Author Topic: Sourdough Time!  (Read 8219 times)

Offline morticaixavier

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Re: Sourdough Time!
« Reply #60 on: November 15, 2010, 09:46:48 AM »
One of my main motivations for getting a KA is the pasta attachment.  If I never had to hand roll another batch of pasta, I'd be a happy guy!

I LOVE the pasta attachment. I go 100 perecent semolina unless I run out and it's so easy. I can get the sheets really thin so I can make stuffed pasta without over think edges. the sheets themselves are perfect for lasagna. I also use it to make steamed dumpling skins.
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Offline euge

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Re: Sourdough Time!
« Reply #61 on: November 15, 2010, 08:12:03 PM »
One of my main motivations for getting a KA is the pasta attachment.  If I never had to hand roll another batch of pasta, I'd be a happy guy!

...I also use it to make steamed dumpling skins.

+1 Snap! I eat the hell out of those things.

After sitting for months I'm feeding my poolish. Almost poured out the cup of liquid but thought... Hmm there's flavor components. Probably would have got drunk if I was brave enough to do a shooter...
The first principle is that you must not fool yourself, and you are the easiest person to fool. -Richard P. Feynman

Offline MrNate

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Re: Sourdough Time!
« Reply #62 on: November 15, 2010, 10:18:01 PM »
After sitting for months I'm feeding my poolish. Almost poured out the cup of liquid but thought... Hmm there's flavor components. Probably would have got drunk if I was brave enough to do a shooter...

I feed my poolish every night. Wait, are we talking about the same thing?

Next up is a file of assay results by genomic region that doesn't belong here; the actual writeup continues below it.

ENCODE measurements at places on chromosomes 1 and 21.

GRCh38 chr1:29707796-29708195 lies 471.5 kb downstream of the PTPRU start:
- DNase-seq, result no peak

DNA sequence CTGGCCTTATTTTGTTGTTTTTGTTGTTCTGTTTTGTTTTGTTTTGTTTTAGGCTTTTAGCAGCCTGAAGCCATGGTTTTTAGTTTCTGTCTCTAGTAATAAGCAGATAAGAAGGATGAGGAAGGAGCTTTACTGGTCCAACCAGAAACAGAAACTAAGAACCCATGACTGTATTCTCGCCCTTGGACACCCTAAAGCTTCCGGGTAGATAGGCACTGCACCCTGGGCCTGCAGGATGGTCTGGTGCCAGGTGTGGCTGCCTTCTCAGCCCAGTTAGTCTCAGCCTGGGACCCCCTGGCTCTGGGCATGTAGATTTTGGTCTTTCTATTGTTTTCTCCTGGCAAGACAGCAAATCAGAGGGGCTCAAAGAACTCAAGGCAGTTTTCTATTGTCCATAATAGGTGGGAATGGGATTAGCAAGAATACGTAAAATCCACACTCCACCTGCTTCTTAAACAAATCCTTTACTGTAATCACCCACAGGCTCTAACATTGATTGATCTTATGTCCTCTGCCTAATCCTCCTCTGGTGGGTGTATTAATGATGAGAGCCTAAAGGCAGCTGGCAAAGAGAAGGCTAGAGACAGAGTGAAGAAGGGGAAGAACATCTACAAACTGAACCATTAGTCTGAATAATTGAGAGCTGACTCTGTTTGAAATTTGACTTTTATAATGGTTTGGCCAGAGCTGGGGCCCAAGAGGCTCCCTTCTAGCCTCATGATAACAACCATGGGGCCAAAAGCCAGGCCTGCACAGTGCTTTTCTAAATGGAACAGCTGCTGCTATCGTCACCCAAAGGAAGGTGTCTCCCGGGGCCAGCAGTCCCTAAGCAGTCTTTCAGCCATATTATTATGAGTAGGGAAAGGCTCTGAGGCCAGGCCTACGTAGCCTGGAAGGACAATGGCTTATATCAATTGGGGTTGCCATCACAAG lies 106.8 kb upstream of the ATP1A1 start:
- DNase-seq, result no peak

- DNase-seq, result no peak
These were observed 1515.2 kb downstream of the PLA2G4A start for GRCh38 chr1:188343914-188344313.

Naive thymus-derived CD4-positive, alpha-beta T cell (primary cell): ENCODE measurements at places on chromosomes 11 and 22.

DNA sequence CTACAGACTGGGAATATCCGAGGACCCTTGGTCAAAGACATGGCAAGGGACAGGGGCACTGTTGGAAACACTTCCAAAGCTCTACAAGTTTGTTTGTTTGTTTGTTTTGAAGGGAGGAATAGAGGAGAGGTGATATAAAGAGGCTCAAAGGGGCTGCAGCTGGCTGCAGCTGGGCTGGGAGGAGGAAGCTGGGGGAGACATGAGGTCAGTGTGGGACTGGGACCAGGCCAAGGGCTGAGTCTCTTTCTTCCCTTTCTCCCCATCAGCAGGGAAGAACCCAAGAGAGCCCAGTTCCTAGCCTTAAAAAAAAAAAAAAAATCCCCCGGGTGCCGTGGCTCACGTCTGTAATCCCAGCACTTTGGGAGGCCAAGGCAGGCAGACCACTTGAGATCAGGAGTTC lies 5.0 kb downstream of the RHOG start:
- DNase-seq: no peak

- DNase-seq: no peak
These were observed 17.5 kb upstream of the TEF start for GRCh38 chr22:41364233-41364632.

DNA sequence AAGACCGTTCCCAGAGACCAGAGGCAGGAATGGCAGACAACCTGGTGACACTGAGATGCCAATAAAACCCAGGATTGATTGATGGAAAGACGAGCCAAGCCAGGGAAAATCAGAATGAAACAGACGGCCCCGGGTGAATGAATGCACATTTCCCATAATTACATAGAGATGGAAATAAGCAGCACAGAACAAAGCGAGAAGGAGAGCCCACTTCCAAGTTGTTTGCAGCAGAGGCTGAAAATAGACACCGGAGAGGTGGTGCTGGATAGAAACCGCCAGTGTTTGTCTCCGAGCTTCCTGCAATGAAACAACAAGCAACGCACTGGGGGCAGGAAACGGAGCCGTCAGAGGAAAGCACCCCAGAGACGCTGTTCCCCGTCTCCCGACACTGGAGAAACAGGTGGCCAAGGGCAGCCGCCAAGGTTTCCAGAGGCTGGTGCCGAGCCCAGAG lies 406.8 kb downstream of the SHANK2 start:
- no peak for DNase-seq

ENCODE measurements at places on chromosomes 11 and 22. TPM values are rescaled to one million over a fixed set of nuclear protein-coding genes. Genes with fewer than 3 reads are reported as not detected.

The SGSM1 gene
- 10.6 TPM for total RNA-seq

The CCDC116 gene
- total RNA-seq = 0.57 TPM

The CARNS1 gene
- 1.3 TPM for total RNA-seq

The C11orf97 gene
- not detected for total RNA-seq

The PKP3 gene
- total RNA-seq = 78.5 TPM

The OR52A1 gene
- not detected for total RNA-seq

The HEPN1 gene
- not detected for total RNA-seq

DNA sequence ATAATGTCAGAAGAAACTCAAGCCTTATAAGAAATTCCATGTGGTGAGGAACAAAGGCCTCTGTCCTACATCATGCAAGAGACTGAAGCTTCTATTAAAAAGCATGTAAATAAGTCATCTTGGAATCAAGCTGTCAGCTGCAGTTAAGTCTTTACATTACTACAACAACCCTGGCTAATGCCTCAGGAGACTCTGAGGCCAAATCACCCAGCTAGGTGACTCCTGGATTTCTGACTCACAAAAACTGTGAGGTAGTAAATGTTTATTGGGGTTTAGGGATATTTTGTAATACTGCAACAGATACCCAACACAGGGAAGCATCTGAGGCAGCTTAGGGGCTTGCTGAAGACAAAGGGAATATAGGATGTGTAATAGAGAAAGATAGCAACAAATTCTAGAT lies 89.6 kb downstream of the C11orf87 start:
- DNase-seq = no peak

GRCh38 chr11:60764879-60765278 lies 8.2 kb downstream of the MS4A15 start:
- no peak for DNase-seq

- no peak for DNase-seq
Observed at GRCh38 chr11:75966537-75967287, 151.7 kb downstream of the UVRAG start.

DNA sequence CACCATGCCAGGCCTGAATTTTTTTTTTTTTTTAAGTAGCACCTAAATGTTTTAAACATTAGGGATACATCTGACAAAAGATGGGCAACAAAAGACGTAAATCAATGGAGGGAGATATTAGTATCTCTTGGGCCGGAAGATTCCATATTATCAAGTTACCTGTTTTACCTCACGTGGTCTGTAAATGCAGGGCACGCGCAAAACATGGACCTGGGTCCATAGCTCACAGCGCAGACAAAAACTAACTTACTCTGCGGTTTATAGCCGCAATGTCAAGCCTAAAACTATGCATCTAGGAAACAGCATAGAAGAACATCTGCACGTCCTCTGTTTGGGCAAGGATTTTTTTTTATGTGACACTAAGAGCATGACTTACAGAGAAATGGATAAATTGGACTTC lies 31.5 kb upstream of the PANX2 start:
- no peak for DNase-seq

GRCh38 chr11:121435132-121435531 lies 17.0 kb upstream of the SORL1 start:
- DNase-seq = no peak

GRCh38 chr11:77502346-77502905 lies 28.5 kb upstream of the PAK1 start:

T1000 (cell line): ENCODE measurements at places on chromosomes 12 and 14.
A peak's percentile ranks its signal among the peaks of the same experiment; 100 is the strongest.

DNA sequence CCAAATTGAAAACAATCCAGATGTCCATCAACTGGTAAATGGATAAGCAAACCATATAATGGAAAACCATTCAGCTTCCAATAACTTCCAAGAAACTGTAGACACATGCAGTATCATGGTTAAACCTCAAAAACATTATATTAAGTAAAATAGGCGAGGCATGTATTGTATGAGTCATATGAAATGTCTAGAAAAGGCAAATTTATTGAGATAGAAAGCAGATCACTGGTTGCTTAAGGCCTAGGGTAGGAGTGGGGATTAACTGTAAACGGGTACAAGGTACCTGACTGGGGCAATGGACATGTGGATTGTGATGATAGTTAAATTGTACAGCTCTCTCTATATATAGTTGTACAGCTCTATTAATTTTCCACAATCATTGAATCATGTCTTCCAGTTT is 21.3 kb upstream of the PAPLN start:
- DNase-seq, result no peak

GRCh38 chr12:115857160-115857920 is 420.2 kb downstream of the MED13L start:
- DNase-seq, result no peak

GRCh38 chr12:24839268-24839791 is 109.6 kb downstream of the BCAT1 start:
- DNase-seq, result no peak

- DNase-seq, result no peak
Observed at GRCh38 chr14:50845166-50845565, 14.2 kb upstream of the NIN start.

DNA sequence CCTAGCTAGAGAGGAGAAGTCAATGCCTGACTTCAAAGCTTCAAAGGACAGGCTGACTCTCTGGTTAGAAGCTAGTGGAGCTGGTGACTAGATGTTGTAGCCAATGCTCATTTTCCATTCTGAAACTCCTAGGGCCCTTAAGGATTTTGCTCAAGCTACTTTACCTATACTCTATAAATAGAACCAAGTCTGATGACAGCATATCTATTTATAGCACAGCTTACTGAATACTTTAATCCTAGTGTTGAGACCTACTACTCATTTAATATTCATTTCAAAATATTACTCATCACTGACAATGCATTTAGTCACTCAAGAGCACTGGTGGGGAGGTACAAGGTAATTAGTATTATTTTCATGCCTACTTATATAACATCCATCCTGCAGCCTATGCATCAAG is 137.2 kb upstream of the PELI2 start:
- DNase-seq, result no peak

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Offline tygo

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Re: Sourdough Time!
« Reply #63 on: November 15, 2010, 10:45:25 PM »
One of my main motivations for getting a KA is the pasta attachment.  If I never had to hand roll another batch of pasta, I'd be a happy guy!

I didn't even realize KA had a pasta attachment.  Now I have a new thing to add to my wishlist.  I haven't made fresh pasta in years because it's such a pain in the ass.
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Offline euge

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Re: Sourdough Time!
« Reply #64 on: October 06, 2011, 11:51:55 PM »
Usually I just use yeast and never have had an official sourdough culture. Usually I try for a spontaneous fermentation from the flour.

I pulled out the container yesterday. It's been many many months. Poured the liquid off. Scooped about a 1/4 cup and mixed it with 1/2 cup water to which I added a couple tbs of flour. Made a thin slurry and planted the bowl by my laptop to warm it up. Observed a brief fermentation over about 4 hours. Then mixed in another 1/2 cup flour and 24 hours later it has been chugging along with more and more bubbles.

Was tempted to place it outside open to the air to catch the local "bugs", but shouldn't the flour be enough to start a real sourdough culture?


The first principle is that you must not fool yourself, and you are the easiest person to fool. -Richard P. Feynman

Offline tschmidlin

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Re: Sourdough Time!
« Reply #65 on: October 07, 2011, 12:26:02 AM »
Yeah, as far as I know there is enough microflora on the wheat (and so in the flour) that you can grow a sourdough culture out of it.  And they would tend to overwhelm anything that would fall in the culture anyway, so unless you plan to propagate for a long time, local microflora won't have much of an impact.